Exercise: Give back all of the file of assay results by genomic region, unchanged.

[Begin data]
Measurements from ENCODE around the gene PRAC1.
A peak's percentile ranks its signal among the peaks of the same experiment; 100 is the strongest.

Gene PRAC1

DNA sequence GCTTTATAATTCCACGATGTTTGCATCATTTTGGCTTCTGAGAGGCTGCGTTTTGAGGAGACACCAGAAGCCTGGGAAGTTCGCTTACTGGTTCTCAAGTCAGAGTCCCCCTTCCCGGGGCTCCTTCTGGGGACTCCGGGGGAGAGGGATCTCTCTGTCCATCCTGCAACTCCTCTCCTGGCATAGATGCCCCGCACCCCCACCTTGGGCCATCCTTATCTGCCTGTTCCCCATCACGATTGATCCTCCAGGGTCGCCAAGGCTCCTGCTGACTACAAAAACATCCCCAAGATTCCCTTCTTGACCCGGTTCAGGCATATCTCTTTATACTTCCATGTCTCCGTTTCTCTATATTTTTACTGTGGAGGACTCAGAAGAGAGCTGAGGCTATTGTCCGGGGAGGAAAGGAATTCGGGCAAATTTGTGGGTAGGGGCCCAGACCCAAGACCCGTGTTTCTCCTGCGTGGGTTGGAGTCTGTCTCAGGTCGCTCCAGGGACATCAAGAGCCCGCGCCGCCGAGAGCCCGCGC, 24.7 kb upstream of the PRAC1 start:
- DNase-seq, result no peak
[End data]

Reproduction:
Measurements from ENCODE around the gene PRAC1.
A peak's percentile ranks its signal among the peaks of the same experiment; 100 is the strongest.

Gene PRAC1

DNA sequence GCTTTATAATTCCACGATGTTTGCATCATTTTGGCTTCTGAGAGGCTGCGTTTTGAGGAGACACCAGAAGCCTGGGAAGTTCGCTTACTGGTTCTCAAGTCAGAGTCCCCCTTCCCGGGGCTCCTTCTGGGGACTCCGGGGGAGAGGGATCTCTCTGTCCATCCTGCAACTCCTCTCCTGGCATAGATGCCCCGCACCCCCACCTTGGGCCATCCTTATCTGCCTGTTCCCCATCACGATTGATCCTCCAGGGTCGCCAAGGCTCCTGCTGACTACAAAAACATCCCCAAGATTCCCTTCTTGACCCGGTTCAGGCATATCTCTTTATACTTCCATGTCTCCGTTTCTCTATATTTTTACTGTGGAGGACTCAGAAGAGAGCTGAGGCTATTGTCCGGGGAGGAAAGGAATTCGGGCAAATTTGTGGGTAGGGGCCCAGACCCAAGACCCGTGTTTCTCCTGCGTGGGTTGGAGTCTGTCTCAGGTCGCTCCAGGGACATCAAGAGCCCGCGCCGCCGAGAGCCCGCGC, 24.7 kb upstream of the PRAC1 start:
- DNase-seq, result no peak